Supporting Individuals with Developmental Disabilities as Caregivers
- When more care is needed, steps to be taken include:
- Work through hesitations and concerns
- Determine decision-making needs
Notes and References
Having conversations about finances and healthcare wishes can be difficult.
Some people would rather receive care from a close family member than someone with unrelated ties, such as an in-home nurse.1 As one ages, both the caregiver and the recipient may require more support. Individuals with developmental disabilities may need to transition their caregiving responsibilities to siblings or other family members. If this is not an option, the family may need to discuss other options. While most people prefer to receive care and support at home, we should still discuss with individuals with developmental disabilities and their family members the possibility of other options.
Several concerns and hesitations can come into the equation affecting the decision-making process about transitioning care. Individuals with developmental disabilities and their older parents may have developed a mutually interdependent relationship, in which both parties are providing and receive care in some respect. Therefore, older parents and individuals with developmental disabilities may not want to give up "caregiving" responsibilities or might feel "we are doing just fine", even though he/she may not be able to properly care for their loved one. Families may need help in navigating systems and discussing options for arranging in-home care services or a transfer to a facility. If possible, we could involve family members and make a clear list of caregiving responsibilities/needs. Having all of the information written down can help paint the larger picture of what it looks like to care for the loved one. That way, the family can assess their situation and make an informed decision. We can also act as a mediator during family meetings to guide the discussion and be sure the family stays on track with what needs to be accomplished. Finally, if the family is unable to transfer care among family members, we can help assist the family in finding a proper facility for their loved one. We can also prepare the caregiver for their future role in their loved one's life once they are no longer living in their home.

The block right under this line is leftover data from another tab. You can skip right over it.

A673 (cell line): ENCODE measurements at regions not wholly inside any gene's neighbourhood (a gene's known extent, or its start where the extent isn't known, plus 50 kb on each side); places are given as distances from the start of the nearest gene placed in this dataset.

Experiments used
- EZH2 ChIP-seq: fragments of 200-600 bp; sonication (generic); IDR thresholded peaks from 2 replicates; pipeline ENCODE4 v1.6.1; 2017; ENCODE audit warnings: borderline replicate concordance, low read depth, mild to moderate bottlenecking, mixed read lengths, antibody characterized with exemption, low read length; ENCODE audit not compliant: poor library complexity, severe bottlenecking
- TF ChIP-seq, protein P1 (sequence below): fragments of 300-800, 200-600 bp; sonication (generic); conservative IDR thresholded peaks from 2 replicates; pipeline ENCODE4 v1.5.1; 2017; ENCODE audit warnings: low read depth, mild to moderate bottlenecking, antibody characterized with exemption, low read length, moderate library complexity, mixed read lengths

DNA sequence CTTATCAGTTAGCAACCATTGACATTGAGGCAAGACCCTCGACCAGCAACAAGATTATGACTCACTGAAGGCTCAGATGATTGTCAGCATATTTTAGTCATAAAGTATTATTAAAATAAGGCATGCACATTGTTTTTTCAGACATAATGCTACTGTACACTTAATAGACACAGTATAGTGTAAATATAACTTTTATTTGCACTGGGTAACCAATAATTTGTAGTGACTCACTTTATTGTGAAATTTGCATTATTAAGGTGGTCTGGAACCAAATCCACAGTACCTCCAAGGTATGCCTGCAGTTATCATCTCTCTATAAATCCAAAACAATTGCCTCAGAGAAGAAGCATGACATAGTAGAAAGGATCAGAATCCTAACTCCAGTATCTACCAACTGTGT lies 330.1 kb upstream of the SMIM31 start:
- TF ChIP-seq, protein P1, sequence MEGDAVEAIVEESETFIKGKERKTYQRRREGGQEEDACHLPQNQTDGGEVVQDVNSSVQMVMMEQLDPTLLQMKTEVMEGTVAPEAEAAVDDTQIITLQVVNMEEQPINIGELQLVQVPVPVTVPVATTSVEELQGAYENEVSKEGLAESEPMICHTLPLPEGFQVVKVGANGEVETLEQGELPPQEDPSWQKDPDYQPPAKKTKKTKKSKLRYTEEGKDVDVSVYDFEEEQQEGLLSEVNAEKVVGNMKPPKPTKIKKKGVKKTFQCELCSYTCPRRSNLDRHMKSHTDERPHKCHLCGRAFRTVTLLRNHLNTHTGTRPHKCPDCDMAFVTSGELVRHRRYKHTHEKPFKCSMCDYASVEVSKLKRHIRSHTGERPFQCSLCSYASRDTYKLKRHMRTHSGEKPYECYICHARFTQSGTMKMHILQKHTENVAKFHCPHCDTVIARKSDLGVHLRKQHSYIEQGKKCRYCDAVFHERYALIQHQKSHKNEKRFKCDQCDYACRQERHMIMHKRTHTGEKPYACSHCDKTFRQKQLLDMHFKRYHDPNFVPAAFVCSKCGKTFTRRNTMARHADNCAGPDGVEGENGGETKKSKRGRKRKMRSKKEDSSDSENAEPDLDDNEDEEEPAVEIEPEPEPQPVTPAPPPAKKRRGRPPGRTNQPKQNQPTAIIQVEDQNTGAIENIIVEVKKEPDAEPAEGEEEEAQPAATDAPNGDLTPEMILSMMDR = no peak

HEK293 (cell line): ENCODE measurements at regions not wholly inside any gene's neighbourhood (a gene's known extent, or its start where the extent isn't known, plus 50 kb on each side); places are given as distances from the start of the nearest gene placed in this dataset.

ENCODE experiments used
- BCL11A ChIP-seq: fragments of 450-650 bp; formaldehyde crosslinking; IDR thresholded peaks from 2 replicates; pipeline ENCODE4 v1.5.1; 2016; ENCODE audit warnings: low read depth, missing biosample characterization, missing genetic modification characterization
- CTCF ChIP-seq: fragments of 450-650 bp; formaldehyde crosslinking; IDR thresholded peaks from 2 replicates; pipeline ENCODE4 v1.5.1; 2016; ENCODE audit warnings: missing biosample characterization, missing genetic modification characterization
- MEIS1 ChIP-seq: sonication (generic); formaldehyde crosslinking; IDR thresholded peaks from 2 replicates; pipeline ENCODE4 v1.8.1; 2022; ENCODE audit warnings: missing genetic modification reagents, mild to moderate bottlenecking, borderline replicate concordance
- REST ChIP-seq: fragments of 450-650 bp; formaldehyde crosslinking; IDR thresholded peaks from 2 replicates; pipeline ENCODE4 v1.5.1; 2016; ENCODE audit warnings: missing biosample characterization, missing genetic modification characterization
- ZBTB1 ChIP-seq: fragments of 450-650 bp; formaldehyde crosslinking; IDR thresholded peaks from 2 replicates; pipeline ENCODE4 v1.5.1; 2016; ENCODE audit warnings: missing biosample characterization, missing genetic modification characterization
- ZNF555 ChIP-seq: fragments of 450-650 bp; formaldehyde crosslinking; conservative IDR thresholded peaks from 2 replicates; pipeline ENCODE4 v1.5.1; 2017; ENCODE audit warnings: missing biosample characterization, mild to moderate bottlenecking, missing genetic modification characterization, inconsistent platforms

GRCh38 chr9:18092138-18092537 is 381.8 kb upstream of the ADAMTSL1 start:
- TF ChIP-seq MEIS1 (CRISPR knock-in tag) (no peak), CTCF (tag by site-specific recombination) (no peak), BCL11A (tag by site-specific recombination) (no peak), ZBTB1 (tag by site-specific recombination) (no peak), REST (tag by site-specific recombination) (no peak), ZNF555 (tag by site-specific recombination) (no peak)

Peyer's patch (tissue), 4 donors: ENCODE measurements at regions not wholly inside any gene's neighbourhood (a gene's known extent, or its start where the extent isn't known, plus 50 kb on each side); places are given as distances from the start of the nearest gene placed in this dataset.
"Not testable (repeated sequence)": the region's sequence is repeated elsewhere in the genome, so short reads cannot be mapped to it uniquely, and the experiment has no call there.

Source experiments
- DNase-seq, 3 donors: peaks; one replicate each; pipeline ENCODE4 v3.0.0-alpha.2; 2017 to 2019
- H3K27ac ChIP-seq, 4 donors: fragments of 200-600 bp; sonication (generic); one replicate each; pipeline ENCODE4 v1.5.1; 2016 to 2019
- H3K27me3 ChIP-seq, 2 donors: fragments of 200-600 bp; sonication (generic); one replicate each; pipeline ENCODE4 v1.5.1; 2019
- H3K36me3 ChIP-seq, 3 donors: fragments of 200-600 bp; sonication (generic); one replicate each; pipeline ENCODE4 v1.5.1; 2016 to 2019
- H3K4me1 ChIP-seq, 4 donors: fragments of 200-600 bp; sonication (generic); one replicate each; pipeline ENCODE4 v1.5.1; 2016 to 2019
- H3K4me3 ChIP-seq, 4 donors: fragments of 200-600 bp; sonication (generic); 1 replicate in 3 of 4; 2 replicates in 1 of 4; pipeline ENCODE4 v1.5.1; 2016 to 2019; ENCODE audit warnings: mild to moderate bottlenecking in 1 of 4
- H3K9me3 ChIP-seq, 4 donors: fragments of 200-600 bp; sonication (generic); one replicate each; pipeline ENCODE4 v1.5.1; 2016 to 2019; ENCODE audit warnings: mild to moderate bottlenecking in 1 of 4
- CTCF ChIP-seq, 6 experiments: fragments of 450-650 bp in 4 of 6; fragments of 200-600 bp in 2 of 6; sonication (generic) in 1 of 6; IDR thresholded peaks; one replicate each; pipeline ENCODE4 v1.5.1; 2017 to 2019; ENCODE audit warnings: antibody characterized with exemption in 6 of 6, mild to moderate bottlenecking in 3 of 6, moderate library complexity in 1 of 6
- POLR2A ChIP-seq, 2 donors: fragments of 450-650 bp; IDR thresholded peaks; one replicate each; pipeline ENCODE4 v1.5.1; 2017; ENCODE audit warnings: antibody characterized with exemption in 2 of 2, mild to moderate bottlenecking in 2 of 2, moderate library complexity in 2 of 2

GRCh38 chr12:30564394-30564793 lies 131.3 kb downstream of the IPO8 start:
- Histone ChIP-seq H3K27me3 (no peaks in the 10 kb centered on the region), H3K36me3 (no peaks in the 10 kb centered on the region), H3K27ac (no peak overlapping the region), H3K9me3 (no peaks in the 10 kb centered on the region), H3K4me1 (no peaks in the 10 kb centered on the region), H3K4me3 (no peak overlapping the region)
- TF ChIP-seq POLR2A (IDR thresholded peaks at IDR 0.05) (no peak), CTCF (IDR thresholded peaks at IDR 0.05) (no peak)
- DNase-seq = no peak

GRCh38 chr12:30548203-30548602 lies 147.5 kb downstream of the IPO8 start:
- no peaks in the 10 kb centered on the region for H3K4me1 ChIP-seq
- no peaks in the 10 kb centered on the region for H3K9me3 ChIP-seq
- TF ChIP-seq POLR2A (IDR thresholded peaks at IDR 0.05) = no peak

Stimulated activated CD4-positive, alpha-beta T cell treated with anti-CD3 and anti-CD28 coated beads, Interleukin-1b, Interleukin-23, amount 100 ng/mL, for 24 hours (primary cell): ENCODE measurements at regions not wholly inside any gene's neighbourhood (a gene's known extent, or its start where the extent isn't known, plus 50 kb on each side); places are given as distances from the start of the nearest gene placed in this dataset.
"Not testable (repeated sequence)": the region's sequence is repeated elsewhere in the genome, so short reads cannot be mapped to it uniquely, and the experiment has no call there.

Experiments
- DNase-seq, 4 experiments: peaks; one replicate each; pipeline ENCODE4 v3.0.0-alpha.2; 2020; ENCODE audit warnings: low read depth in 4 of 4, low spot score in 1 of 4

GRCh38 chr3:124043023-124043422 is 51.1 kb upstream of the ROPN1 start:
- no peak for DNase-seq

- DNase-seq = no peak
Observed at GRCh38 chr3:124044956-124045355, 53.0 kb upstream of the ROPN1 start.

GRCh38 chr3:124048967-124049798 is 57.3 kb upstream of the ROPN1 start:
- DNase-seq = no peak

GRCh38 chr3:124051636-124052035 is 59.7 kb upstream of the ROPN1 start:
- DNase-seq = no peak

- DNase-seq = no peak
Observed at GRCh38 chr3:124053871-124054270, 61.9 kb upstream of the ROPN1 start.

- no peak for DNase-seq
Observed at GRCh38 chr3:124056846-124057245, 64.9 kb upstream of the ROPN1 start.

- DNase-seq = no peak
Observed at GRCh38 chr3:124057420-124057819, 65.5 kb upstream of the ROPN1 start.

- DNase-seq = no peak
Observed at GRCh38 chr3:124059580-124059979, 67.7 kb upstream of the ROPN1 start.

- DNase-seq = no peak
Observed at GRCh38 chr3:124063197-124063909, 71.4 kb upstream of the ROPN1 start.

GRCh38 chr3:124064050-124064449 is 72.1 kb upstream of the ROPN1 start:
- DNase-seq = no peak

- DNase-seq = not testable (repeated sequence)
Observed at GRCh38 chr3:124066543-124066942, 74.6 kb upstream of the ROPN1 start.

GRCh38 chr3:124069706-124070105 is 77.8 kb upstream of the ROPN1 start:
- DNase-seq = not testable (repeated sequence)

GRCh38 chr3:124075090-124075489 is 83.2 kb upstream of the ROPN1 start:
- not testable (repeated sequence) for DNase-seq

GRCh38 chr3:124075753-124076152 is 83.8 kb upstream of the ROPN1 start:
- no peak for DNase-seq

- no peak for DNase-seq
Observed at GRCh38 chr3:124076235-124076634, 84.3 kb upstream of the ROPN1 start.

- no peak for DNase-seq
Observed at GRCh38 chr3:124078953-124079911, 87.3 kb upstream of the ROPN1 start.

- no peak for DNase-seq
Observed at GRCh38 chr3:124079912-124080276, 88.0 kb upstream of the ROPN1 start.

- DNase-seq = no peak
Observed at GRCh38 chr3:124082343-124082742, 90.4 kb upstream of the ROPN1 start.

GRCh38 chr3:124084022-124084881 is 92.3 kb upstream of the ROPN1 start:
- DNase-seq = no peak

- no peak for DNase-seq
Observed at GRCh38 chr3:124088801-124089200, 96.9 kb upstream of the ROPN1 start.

Advance planning for decision-making is helpful in preventing difficulties that could occur later. Discussions should be soon after diagnosis.
- Horwitz, A. & Reinhard, S. (1992). Family management of labeled mental illness in deinstitutionalized era: An exploratory study. Perspectives on Social Problems, 4.